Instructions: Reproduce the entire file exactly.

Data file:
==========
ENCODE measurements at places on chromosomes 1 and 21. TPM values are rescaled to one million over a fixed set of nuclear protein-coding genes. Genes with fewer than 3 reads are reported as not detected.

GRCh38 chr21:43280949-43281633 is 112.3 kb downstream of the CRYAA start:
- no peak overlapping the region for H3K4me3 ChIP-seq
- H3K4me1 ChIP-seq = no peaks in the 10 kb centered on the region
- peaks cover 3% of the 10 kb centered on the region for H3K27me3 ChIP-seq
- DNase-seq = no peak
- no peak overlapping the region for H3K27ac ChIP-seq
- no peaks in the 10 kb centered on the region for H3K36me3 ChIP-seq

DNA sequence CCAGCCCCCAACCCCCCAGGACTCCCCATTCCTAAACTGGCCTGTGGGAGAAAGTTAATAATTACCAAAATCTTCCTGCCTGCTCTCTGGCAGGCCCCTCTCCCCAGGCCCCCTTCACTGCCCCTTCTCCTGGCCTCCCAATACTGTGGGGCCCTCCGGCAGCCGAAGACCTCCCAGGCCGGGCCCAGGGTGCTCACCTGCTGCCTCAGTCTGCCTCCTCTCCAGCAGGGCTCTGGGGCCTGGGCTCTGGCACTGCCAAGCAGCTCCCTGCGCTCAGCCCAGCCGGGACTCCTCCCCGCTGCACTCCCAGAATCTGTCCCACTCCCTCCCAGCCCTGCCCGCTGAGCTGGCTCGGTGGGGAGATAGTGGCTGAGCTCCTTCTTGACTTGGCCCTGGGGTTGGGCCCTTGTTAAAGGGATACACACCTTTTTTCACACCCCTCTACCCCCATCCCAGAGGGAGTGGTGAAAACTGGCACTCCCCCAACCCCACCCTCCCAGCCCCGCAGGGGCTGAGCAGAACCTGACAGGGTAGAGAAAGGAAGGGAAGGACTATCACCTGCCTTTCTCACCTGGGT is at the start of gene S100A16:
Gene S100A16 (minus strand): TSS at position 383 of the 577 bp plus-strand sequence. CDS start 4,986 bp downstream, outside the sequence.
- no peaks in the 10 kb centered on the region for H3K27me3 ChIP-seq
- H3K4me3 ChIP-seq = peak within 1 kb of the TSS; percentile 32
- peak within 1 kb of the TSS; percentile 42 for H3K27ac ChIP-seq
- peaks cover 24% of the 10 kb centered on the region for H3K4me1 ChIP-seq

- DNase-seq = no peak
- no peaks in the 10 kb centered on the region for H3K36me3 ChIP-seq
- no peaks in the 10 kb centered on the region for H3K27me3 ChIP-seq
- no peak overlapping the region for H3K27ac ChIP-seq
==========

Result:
ENCODE measurements at places on chromosomes 1 and 21. TPM values are rescaled to one million over a fixed set of nuclear protein-coding genes. Genes with fewer than 3 reads are reported as not detected.

GRCh38 chr21:43280949-43281633 is 112.3 kb downstream of the CRYAA start:
- no peak overlapping the region for H3K4me3 ChIP-seq
- H3K4me1 ChIP-seq = no peaks in the 10 kb centered on the region
- peaks cover 3% of the 10 kb centered on the region for H3K27me3 ChIP-seq
- DNase-seq = no peak
- no peak overlapping the region for H3K27ac ChIP-seq
- no peaks in the 10 kb centered on the region for H3K36me3 ChIP-seq

DNA sequence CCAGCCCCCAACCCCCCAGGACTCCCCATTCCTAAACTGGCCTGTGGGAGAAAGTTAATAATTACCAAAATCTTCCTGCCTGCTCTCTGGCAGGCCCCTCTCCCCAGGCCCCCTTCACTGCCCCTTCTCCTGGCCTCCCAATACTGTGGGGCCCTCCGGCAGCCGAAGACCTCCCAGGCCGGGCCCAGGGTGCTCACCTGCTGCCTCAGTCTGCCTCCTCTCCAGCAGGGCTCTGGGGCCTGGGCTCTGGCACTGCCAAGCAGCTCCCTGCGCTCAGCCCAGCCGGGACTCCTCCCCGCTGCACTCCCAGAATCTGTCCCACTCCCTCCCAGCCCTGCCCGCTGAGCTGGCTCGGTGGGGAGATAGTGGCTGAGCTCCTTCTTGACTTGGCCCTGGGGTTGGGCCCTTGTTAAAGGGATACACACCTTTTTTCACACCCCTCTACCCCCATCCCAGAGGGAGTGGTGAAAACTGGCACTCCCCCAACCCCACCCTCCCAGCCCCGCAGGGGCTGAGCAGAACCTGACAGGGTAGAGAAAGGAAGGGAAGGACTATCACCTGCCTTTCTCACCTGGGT is at the start of gene S100A16:
Gene S100A16 (minus strand): TSS at position 383 of the 577 bp plus-strand sequence. CDS start 4,986 bp downstream, outside the sequence.
- no peaks in the 10 kb centered on the region for H3K27me3 ChIP-seq
- H3K4me3 ChIP-seq = peak within 1 kb of the TSS; percentile 32
- peak within 1 kb of the TSS; percentile 42 for H3K27ac ChIP-seq
- peaks cover 24% of the 10 kb centered on the region for H3K4me1 ChIP-seq

- DNase-seq = no peak
- no peaks in the 10 kb centered on the region for H3K36me3 ChIP-seq
- no peaks in the 10 kb centered on the region for H3K27me3 ChIP-seq
- no peak overlapping the region for H3K27ac ChIP-seq